Today we'll look at LRAD Corporation (NASDAQ:LRAD) and reflect on its potential as an investment. In particular, we'll consider its Return On Capital Employed (ROCE), as that can give us insight into how profitably the company is able to employ capital in its business.
First, we'll go over how we calculate ROCE. Then we'll compare its ROCE to similar companies. Last but not least, we'll look at what impact its current liabilities have on its ROCE.
Understanding Return On Capital Employed (ROCE)
ROCE measures the amount of pre-tax profits a company can generate from the capital employed in its business. All else being equal, a better business will have a higher ROCE. Overall, it is a valuable metric that has its flaws. Renowned investment researcher Michael Mauboussin has suggested that a high ROCE can indicate that 'one dollar invested in the company generates value of more than one dollar'.
How Do You Calculate Return On Capital Employed?
The formula for calculating the return on capital employed is:
Return on Capital Employed = Earnings Before Interest and Tax (EBIT) ÷ (Total Assets - Current Liabilities)
Or for LRAD:
0.028 = US$1.1m ÷ (US$42m - US$4.7m) (Based on the trailing twelve months to June 2019.)
So, LRAD has an ROCE of 2.8%.
Does LRAD Have A Good ROCE?
ROCE can be useful when making comparisons, such as between similar companies. Using our data, LRAD's ROCE appears to be significantly below the 12% average in the Electronic industry. This could be seen as a negative, as it suggests some competitors may be employing their capital more efficiently. Regardless of how LRAD stacks up against its industry, its ROCE in absolute terms is quite low (especially compared to a bank account). It is likely that there are more attractive prospects out there.
LRAD reported an ROCE of 2.8% -- better than 3 years ago, when the company didn't make a profit. That suggests the business has returned to profitability. You can click on the image below to see (in greater detail) how LRAD's past growth compares to other companies.
When considering ROCE, bear in mind that it reflects the past and does not necessarily predict the future. Companies in cyclical industries can be difficult to understand using ROCE, as returns typically look high during boom times, and low during busts. ROCE is, after all, simply a snap shot of a single year. Since the future is so important for investors, you should check out our free report on analyst forecasts for LRAD.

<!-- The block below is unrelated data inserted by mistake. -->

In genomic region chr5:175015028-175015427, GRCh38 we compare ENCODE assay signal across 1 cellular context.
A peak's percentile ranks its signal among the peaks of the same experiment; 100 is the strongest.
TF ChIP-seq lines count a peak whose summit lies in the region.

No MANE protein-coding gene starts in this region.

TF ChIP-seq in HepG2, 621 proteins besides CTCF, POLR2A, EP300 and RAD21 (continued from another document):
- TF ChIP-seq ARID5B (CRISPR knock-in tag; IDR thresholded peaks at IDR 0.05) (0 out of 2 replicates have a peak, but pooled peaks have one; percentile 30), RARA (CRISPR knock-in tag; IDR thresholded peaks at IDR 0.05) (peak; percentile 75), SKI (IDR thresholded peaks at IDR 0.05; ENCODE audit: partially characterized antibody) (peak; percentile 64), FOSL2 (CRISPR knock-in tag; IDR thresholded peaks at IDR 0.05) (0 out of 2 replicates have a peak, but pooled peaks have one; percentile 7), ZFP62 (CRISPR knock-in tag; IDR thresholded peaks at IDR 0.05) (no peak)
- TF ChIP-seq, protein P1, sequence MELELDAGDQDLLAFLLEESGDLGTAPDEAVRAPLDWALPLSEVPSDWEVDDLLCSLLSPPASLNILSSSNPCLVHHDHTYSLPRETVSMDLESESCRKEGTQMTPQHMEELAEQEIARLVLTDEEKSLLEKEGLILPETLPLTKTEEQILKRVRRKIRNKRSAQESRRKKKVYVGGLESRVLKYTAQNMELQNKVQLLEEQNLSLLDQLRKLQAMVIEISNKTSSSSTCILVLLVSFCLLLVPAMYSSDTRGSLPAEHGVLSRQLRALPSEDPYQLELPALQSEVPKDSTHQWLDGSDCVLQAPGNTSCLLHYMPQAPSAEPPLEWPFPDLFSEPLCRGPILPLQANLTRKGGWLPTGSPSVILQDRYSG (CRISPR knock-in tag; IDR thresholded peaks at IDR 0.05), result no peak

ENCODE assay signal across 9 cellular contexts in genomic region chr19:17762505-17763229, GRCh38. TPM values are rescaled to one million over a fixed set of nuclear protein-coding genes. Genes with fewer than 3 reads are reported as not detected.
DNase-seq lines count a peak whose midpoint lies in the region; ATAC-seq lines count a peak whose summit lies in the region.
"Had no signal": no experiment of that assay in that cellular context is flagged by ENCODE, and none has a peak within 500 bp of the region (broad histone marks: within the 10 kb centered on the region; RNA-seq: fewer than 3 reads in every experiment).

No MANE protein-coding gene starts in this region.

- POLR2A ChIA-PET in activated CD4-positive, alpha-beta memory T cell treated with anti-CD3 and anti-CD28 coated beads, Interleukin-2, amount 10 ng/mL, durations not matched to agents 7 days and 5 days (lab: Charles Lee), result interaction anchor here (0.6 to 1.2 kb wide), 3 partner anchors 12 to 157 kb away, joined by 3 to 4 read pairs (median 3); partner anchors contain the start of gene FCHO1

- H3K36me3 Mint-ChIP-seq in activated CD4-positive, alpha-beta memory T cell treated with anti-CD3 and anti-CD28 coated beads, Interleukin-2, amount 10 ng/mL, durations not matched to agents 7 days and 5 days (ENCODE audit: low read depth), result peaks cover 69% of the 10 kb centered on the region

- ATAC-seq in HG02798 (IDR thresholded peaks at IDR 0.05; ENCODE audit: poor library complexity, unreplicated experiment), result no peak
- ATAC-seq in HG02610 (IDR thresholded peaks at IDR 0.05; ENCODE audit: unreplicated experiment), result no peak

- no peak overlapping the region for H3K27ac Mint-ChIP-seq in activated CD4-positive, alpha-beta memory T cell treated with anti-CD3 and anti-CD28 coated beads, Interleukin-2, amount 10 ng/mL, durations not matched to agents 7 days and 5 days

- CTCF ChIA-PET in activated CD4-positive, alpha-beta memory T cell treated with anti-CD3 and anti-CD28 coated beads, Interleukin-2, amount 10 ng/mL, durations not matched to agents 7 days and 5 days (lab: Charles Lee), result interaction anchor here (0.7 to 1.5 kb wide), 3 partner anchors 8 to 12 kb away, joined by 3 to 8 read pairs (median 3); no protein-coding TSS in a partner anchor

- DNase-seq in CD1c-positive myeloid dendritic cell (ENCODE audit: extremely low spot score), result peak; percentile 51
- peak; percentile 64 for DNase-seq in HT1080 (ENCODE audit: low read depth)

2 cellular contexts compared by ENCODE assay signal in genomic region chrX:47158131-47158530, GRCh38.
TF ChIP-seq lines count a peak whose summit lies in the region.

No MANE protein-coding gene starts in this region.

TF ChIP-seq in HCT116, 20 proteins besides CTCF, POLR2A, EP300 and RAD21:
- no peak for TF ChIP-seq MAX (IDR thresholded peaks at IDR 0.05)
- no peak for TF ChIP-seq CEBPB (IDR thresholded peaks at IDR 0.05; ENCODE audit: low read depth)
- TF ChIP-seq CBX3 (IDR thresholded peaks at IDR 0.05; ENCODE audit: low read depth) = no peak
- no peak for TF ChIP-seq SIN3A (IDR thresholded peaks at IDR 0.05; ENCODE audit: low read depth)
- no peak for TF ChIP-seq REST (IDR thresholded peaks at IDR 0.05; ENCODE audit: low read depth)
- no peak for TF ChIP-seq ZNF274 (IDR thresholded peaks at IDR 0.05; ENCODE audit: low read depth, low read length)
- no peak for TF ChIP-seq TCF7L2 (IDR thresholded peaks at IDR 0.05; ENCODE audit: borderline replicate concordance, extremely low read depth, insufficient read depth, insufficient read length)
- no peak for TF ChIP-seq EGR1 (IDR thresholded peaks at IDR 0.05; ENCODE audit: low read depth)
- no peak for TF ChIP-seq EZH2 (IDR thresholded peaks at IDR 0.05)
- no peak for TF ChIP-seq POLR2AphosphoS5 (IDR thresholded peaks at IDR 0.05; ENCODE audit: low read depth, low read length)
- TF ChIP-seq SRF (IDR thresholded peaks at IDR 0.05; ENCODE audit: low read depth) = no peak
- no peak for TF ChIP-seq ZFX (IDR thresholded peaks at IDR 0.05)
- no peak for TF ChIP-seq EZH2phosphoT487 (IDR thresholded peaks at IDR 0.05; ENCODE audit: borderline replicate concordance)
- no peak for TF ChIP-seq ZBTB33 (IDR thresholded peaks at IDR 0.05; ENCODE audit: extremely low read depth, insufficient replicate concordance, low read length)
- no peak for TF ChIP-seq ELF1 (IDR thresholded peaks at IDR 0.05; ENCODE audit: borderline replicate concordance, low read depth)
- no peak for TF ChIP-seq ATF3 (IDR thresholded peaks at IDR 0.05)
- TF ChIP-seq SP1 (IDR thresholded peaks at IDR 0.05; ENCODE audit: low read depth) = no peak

Do LRAD's Current Liabilities Skew Its ROCE?
Liabilities, such as supplier bills and bank overdrafts, are referred to as current liabilities if they need to be paid within 12 months. Due to the way the ROCE equation works, having large bills due in the near term can make it look as though a company has less capital employed, and thus a higher ROCE than usual. To counteract this, we check if a company has high current liabilities, relative to its total assets.
LRAD has total assets of US$42m and current liabilities of US$4.7m. Therefore its current liabilities are equivalent to approximately 11% of its total assets. With a very reasonable level of current liabilities, so the impact on ROCE is fairly minimal.
Our Take On LRAD's ROCE
That's not a bad thing, however LRAD has a weak ROCE and may not be an attractive investment. But note: make sure you look for a great company, not just the first idea you come across. So take a peek at this free list of interesting companies with strong recent earnings growth (and a P/E ratio below 20).
If you like to buy stocks alongside management, then you might just love this free list of companies. (Hint: insiders have been buying them).
We aim to bring you long-term focused research analysis driven by fundamental data. Note that our analysis may not factor in the latest price-sensitive company announcements or qualitative material.
If you spot an error that warrants correction, please contact the editor at firstname.lastname@example.org. This article by Simply Wall St is general in nature. It does not constitute a recommendation to buy or sell any stock, and does not take account of your objectives, or your financial situation. Simply Wall St has no position in the stocks mentioned. Thank you for reading.